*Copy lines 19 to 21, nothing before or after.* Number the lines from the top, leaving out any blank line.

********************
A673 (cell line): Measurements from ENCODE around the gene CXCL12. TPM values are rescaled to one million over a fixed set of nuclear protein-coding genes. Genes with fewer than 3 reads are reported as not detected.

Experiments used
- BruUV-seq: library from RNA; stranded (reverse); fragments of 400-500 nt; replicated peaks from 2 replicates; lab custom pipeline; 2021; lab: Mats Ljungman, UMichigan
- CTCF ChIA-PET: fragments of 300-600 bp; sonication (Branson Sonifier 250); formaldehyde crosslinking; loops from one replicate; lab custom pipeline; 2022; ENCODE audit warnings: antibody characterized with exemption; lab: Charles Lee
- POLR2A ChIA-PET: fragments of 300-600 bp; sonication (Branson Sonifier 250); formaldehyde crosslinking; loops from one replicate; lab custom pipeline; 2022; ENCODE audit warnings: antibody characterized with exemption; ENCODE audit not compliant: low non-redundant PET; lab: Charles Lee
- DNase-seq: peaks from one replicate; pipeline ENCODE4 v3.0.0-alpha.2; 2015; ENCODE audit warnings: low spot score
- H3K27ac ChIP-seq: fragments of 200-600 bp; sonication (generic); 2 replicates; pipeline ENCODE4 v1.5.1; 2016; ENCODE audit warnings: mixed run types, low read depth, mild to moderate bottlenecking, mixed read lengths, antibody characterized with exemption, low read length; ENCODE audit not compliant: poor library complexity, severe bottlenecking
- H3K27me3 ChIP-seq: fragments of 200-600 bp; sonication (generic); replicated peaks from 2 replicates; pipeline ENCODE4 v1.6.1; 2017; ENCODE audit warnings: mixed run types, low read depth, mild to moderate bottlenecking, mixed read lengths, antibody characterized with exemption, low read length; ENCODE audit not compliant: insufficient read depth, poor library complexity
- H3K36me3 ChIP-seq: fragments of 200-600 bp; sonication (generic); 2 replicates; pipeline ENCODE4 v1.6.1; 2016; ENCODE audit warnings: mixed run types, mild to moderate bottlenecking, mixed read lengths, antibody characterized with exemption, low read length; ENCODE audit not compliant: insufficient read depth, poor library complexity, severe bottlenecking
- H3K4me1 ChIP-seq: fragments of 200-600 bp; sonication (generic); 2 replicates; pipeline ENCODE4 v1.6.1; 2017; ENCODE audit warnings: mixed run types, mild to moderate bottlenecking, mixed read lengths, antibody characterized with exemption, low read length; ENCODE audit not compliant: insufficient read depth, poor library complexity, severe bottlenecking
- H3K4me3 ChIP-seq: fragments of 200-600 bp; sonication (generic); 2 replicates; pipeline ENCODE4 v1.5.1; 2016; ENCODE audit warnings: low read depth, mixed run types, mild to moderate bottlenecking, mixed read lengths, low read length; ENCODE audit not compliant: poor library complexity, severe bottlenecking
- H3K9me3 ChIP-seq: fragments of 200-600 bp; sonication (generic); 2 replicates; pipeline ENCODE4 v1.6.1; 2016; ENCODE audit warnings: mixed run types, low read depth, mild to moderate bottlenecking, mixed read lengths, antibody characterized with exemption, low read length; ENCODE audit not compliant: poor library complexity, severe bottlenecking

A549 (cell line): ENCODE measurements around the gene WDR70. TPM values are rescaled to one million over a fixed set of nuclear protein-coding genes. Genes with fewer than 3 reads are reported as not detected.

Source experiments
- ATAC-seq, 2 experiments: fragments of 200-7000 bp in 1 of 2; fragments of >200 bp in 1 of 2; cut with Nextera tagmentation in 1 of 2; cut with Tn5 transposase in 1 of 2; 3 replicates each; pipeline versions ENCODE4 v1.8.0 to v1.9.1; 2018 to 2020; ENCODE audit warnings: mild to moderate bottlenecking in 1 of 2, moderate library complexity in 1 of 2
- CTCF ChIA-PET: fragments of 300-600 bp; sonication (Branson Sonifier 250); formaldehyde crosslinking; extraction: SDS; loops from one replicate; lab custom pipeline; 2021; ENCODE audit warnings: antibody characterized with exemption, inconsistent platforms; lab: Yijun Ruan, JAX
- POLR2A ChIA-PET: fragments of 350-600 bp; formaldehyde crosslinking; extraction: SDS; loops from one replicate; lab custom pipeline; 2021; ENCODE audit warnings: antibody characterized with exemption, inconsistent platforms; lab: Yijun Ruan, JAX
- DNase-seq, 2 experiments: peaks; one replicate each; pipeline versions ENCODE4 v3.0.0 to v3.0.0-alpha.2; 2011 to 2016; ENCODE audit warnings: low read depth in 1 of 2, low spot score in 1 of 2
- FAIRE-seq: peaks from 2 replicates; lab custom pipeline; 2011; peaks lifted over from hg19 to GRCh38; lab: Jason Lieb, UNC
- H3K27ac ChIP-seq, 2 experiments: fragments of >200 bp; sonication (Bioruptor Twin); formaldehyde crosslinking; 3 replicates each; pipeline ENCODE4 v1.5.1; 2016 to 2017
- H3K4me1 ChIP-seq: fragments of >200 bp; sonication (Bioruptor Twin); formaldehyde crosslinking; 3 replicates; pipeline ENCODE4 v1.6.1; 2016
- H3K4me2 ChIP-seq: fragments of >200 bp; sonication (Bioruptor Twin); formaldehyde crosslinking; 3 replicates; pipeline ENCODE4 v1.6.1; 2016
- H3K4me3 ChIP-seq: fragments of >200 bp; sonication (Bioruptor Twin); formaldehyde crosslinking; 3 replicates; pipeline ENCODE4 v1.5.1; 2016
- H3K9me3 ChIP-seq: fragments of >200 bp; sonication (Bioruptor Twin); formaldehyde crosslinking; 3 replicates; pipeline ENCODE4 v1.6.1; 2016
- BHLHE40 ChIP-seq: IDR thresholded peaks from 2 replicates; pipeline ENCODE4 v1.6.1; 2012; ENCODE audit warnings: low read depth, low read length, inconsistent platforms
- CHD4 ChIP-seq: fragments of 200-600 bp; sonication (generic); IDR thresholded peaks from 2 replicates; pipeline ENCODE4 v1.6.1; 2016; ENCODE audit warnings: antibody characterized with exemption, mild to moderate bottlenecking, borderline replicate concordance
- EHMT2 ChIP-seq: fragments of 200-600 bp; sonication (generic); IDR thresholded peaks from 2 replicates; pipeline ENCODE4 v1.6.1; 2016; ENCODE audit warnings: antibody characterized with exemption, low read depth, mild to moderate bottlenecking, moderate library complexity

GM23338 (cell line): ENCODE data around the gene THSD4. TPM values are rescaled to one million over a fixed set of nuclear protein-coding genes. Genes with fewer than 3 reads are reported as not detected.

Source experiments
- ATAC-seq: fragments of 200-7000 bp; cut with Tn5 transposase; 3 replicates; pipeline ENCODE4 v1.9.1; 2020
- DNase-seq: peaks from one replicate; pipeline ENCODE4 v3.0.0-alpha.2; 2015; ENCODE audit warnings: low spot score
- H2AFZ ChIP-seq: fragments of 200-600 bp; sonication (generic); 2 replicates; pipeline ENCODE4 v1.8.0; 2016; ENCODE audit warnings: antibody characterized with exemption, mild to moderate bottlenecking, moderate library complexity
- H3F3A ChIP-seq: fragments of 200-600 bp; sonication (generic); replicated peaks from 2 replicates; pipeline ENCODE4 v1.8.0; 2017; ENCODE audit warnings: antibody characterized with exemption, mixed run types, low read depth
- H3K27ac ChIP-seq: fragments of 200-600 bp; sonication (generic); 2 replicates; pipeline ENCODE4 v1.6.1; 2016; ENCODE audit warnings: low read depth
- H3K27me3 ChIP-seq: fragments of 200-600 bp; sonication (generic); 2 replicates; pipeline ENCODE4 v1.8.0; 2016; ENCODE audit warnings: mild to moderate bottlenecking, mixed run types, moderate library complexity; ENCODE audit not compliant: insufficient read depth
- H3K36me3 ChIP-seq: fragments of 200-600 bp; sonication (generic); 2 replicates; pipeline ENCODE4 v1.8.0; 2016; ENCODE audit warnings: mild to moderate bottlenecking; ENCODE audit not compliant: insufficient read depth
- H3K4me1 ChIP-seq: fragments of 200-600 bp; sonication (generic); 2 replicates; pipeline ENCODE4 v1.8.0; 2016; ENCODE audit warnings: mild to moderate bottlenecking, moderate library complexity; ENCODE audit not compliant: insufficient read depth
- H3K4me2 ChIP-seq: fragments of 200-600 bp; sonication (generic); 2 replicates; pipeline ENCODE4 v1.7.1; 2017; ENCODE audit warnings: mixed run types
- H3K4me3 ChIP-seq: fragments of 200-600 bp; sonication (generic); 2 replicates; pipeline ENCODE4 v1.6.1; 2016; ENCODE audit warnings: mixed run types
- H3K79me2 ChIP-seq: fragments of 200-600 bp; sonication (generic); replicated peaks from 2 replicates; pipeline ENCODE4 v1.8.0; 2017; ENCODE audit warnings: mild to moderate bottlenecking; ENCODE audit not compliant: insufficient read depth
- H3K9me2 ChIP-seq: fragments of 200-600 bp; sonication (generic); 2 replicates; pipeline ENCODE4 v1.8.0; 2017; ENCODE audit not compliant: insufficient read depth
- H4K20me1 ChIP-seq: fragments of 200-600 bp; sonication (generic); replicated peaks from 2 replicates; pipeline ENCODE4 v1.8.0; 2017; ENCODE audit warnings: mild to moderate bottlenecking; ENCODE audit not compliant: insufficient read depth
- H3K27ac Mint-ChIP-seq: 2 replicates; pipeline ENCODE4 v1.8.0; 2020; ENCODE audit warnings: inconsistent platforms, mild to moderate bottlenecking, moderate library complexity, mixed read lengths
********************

- FAIRE-seq: peaks from 2 replicates; lab custom pipeline; 2011; peaks lifted over from hg19 to GRCh38; lab: Jason Lieb, UNC
- H3K27ac ChIP-seq, 2 experiments: fragments of >200 bp; sonication (Bioruptor Twin); formaldehyde crosslinking; 3 replicates each; pipeline ENCODE4 v1.5.1; 2016 to 2017
- H3K4me1 ChIP-seq: fragments of >200 bp; sonication (Bioruptor Twin); formaldehyde crosslinking; 3 replicates; pipeline ENCODE4 v1.6.1; 2016